cuts to public defenders
in gideon v. wainright (1963), the u.s. supreme court ruled that state courts are required under the constitution's sixth amendment to provide counsel for criminal defendants who can't afford their own attorneys. the decision greatly expanded public defender offices to provide for such defense.
now abc news is reporting that the severe budget problems faced by these offices may be compromising their ability to provide adequate counsel:
Statewide public defenders in Kentucky and Minnesota and local offices in cities such as Atlanta and Miami say budget cuts are forcing them to fire or furlough trial lawyers, leaving the offices unable to handle misdemeanor and, in some instances, serious felony cases.
The cuts leave states scrambling to find a solution to a constitutional dilemma: The Sixth Amendment requires the government to either provide poor defendants with lawyers or release them.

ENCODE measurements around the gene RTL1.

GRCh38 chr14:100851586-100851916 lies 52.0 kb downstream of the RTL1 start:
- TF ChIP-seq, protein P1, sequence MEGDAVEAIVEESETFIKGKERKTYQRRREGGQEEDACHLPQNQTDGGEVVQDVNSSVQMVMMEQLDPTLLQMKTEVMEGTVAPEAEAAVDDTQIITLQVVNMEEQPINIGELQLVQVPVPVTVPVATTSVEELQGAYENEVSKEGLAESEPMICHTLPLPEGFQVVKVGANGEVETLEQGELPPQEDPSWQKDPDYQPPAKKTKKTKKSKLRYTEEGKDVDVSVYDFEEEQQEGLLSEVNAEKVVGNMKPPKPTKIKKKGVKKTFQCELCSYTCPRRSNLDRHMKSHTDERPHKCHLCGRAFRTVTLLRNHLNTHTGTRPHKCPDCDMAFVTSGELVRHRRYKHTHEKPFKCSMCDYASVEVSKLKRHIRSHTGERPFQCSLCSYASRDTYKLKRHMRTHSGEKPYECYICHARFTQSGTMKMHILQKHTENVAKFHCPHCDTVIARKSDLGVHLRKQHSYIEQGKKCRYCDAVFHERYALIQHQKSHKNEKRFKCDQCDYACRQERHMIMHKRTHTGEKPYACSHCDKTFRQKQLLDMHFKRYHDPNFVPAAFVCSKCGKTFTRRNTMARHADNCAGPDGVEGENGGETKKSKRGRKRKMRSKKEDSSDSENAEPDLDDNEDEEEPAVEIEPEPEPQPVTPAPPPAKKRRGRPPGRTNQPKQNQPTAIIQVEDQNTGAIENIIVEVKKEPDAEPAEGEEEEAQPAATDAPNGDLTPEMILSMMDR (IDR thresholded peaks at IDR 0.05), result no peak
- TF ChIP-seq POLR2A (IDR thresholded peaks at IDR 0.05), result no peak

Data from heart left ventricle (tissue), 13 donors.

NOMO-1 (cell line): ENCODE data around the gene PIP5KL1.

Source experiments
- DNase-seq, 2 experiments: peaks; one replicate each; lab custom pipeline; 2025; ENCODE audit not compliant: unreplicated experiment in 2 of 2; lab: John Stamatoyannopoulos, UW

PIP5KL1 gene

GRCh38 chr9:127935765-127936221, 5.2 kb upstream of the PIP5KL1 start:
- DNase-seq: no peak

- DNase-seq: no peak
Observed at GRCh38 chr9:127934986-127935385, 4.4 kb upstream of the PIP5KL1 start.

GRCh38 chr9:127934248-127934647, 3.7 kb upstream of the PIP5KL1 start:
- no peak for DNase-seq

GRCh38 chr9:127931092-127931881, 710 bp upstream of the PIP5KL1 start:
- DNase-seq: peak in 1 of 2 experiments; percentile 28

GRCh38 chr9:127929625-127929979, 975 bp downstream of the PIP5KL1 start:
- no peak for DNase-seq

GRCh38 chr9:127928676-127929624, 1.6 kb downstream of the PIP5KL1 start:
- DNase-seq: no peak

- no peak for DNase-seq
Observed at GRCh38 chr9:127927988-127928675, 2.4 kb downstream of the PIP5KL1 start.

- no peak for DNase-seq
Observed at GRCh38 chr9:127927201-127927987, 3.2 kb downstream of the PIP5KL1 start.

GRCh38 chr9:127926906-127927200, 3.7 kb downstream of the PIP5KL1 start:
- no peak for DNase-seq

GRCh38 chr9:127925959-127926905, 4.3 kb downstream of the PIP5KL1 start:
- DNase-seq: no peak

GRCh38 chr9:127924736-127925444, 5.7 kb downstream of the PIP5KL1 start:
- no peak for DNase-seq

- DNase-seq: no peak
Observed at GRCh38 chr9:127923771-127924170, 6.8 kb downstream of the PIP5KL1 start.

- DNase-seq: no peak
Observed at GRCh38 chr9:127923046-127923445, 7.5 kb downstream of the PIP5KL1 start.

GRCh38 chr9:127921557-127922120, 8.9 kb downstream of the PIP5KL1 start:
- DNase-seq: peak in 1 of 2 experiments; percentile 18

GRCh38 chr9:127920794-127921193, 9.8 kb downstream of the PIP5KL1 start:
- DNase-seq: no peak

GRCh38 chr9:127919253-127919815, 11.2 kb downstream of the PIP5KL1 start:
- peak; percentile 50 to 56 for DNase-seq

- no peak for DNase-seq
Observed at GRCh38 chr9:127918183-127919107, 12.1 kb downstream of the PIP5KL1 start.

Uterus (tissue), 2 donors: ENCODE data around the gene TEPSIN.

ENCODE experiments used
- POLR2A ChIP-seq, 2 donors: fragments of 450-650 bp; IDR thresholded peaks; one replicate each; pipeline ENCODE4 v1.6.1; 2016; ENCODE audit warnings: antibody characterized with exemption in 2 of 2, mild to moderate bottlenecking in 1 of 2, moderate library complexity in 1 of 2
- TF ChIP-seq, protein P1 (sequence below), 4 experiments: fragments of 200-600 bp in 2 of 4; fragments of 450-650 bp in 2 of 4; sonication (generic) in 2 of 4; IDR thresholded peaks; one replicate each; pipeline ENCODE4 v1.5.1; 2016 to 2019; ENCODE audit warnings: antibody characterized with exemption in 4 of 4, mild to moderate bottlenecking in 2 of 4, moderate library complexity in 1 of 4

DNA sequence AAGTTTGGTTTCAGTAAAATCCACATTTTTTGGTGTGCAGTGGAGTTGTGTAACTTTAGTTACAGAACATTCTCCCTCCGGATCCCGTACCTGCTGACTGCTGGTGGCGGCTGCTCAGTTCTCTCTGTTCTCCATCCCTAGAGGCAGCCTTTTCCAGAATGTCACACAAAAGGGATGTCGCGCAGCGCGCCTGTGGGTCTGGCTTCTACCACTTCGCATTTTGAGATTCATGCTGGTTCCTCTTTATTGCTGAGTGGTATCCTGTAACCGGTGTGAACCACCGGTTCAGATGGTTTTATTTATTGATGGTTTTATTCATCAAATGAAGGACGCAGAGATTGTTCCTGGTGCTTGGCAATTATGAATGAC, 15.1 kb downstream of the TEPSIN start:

in the jurisdictions i know best, they've trimmed away every ounce of fat in the budgets over the past five years. so today they are cutting muscle and bone -- paralegals, investigative staff, administrative support, and, finally, the attorneys themselves. for a strapped mayor or city council, it can be easier to cut the defender's office than to trim the DA's budget or that of the police. that's why it could take some major wrongful conviction lawsuits -- or another clarence earl gideon -- to preserve the right to counsel for indigent defendants.